During 2016-20, India was the world’s second-largest defence equipment importer, after Saudi Arabia, accounting for 9.5 per cent of the world’s overall arms trade, according to the Stockholm International Peace Research Institute (SIPRI). Concurrently, an analysis of successive reports by the Parliamentary Standing Committee on Defence revealed that in the decade between Financial Years 2010-21, the MoD had annually imported an average of 41.24 per cent of its materiel requirements worth 3,25,942.53 crore ($42.73 billion).
India has earmarked 68 per cent of the military’s capital budget for local procurement this year. There are added concerns due to the Ukraine conflict that could disrupt supply chains and have a bearing on our defence requirements
Correspondingly, India’s indigenous purchases for the same period totaled 4,64,383.01 crore ($60.88 billion) but included an assortment of imports by Indian manufacturers like engines for aircraft, tanks, and warships, gearboxes and transmission systems, missiles, radars, specialised ammunition, rockets and diverse sub-assemblies and components. However, in the race to earn brownie points in self-reliance or Atmanirbhar Bharat, the MoD deliberately did not include these items in the import list, which amounts to fooling the public.
General V.K. Singh, presently, Minister of State in the Ministry of Road Transport and Highways and Ministry of Civil Aviation, while serving as the Chief of Army Staff, had compared domestic defence materiel procurements to a game of ‘snakes and ladders’, asserting that all files dealing with military purchases slipped back to the start from the top, just as the end appeared imminent, much like the counters slid sharply down in ‘snakes and ladders’. Our great bureaucracy has changed little since then and is unlikely to change course till they hold the politicians hostage and continue to retain their predominant position in the government.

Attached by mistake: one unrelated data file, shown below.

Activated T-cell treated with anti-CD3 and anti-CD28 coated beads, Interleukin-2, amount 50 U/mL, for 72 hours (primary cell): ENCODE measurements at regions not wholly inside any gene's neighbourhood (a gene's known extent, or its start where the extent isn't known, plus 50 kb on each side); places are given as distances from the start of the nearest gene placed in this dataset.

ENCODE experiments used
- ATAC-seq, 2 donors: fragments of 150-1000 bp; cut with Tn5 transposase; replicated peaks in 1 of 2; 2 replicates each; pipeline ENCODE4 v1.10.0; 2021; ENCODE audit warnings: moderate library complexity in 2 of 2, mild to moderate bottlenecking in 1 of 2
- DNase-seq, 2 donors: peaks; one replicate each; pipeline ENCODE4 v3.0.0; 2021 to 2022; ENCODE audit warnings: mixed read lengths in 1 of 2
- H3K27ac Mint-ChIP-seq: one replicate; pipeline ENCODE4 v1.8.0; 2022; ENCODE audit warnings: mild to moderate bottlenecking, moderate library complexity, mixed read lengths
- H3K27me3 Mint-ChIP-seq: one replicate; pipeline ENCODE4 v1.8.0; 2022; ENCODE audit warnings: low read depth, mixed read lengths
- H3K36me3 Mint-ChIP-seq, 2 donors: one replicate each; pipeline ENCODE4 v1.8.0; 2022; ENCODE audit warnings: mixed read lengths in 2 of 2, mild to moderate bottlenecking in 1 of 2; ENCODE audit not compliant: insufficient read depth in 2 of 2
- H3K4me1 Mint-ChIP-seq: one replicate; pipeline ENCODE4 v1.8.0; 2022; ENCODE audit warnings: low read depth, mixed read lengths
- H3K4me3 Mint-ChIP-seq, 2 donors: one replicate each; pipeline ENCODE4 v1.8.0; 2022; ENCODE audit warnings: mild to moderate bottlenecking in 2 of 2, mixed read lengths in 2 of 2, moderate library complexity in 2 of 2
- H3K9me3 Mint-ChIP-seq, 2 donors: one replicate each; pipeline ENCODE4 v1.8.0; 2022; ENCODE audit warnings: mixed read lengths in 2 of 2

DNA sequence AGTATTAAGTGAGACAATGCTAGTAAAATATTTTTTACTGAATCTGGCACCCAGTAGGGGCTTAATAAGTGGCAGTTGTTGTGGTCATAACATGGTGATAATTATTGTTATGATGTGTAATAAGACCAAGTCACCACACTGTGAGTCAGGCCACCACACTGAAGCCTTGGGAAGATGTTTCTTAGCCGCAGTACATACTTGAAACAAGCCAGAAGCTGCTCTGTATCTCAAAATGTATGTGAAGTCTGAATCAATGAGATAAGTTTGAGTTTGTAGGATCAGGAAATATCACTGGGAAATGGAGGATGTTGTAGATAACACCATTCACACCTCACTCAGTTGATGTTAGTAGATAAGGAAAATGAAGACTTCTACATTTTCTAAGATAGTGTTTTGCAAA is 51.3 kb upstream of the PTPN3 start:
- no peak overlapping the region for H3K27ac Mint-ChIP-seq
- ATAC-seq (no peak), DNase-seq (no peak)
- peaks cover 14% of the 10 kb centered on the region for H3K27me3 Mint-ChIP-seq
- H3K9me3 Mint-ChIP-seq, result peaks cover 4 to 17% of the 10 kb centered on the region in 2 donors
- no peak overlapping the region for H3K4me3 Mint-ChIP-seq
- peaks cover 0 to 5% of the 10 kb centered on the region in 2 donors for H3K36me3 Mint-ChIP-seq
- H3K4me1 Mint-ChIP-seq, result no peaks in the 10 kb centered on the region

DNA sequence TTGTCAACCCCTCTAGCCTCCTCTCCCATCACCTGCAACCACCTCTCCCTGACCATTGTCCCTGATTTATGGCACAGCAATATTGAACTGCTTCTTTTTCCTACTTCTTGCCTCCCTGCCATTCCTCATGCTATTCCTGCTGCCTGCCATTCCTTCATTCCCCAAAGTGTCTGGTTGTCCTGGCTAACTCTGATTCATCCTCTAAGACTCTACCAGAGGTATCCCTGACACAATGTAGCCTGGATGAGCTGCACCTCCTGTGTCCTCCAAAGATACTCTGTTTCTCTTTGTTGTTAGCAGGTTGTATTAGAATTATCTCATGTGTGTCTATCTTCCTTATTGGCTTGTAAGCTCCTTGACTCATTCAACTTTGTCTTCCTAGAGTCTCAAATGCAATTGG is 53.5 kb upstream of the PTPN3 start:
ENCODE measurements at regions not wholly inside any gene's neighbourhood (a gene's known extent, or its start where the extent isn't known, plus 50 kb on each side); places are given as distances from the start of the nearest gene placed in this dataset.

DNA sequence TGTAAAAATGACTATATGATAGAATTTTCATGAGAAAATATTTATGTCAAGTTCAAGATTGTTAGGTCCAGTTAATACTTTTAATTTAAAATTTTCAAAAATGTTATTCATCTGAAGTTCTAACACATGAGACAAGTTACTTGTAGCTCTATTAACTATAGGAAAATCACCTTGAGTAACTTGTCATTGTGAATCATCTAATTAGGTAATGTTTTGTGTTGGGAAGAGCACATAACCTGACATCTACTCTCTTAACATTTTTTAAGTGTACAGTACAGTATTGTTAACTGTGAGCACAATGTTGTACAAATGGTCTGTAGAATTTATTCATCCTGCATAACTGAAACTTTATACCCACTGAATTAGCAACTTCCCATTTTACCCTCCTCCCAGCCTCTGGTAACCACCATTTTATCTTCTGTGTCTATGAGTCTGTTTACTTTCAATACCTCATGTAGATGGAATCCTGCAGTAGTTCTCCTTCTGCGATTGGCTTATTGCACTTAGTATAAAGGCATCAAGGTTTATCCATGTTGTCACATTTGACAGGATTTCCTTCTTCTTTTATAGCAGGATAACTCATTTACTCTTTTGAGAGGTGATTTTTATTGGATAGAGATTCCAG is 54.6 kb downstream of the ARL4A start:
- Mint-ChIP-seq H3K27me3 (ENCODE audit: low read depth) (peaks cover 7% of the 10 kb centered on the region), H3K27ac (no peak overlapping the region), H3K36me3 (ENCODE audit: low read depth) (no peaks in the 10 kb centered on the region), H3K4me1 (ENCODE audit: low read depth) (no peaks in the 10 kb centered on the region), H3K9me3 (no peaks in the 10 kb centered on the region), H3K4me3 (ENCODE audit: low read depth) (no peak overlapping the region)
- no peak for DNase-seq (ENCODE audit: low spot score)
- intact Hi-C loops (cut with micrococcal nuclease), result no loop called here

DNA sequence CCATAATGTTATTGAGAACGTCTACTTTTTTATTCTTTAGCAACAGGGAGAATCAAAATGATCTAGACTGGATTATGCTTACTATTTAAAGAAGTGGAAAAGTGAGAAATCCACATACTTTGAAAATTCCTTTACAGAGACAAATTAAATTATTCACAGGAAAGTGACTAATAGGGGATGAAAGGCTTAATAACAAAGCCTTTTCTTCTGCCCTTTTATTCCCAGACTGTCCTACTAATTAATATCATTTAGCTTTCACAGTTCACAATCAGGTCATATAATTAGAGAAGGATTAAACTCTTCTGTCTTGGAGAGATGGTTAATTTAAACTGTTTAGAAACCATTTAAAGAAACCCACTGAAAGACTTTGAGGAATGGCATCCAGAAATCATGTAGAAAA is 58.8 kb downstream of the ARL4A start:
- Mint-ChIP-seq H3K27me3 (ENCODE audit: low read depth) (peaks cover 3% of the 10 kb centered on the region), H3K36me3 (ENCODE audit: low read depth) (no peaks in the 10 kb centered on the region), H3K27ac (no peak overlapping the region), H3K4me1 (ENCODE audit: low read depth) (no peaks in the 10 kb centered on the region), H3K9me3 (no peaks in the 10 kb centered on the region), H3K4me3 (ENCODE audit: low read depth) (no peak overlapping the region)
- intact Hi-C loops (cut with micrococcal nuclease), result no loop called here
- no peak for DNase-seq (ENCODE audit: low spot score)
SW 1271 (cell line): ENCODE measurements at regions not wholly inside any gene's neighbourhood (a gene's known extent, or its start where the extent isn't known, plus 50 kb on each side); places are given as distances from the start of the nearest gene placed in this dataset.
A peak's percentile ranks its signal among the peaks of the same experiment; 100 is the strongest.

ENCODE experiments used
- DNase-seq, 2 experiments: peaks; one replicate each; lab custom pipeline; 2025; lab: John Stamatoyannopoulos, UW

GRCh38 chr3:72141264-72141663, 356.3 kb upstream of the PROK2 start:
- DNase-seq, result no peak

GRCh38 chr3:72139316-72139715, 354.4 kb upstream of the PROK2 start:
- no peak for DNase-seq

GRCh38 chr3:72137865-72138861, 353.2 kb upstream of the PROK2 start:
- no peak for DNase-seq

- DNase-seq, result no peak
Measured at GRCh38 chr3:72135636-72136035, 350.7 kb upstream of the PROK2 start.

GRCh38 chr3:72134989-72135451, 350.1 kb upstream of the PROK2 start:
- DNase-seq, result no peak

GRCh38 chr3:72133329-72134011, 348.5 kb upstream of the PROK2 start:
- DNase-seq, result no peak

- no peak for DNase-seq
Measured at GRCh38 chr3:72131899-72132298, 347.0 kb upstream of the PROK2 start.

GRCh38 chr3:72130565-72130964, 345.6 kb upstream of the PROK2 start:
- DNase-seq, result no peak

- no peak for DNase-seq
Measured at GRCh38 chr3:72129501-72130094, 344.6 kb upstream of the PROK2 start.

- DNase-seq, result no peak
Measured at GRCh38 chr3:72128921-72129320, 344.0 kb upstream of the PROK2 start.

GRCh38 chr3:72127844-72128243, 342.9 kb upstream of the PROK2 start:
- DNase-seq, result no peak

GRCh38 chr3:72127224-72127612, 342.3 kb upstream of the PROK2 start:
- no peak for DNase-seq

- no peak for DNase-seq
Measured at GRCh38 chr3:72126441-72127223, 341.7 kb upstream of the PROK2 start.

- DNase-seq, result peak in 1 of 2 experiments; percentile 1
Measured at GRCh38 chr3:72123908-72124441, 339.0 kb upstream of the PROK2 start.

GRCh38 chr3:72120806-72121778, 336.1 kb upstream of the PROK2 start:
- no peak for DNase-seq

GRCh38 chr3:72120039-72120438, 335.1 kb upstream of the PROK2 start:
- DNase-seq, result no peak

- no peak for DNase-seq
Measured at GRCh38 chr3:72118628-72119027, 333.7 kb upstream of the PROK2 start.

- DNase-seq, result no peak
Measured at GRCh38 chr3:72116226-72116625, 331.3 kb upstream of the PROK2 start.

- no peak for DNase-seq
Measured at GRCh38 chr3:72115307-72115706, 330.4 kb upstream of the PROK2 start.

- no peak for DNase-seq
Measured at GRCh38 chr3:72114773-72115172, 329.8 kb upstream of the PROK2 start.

Of late, the government is encouraging self-reliance in the defence sector and has also increased foreign direct investment (FDI) limit from 49 per cent to 74 per cent, notified defence items that cannot be imported and has created a separate budget for buying locally-made military hardware
The original equipment manufacturers will continue to play a role in ‘Make in India’. Media has quoted an unnamed OEM saying that India is one of the harshest and most difficult markets to navigate, due to its complicated acquisition practices and the MoD’s unreceptive and vacillating bureaucracy. According to Amit Cowshish, former MoD acquisitions advisor, unlike other “compact and self-contained” ministries like the railways, and commerce and industry, the MoD’s capacity to conceive defence policy plans and procurements and to ably execute them was a “mystery”; stating that the state the MoD could be defined as a “siphonophore” or an assembly of zooids, similar to myriads of marine species that clone themselves thousands of times in different forms and shapes, defying accurate definition.
The Defence Acquisition Procedure 2020 (DAP 2020), through which all capital procurements and upgrades are being executed presently, eighth such edition since 2002, is a 657-page document details a complex 12-stage procedure for procurements many of which, often for ill-defined reasons end up with files shuttling up and down. The periodic claim to simplify the procedures amounts to running around the mulberry tree. Is there no way this behemoth can be simplified to cut down time and reduce the red tape?